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5 Reasons to Buy a Hybrid

        Auto | Hybrid Cars

5
Competitive Prices
Although hybrids are priced higher than conventional cars, many are now available at competitive prices.
Although hybrids are priced higher than conventional cars, many are now available at competitive prices.
Sean Gallup/Getty Images

Hybrid cars are generally priced slightly higher than their gasoline-powered counterparts. The extra effort necessary to create the technology that combines both gas and electric power makes them more expensive. Take the Toyota Camry, for instance. The regular, conventional version of the 2010 Camry costs at least $19,395, while the 2010 Camry Hybrid goes for $26,150.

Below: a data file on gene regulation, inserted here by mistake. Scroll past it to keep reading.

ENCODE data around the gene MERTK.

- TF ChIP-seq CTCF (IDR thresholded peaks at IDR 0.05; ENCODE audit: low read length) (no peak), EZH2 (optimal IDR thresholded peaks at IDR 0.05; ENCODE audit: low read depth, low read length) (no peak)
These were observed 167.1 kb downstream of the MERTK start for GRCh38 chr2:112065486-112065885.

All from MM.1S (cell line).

However, many automakers are pushing to produce more affordable hybrids for drivers looking to take the plunge. For a while, the 2008 Toyota Prius was the least expensive hybrid car available, priced at $21,500 for the basic model. The newest version, the 2010 Toyota Prius, is only slightly more expensive at $22,000.

But the 2010 Honda Insight became the first mass-produced hybrid car to cost less than $20,000, as the most basic model goes for $19,800. For drivers who don't worry too much about extra features, it's now possible to purchase any one of a variety of affordable hybrids.

And remember, these prices don't include the federal tax incentives hybrid owners can take advantage of, which can give drivers up to $3,400 in tax credits. Some tax credits have expired, however, but you can find out more about that on the next page.


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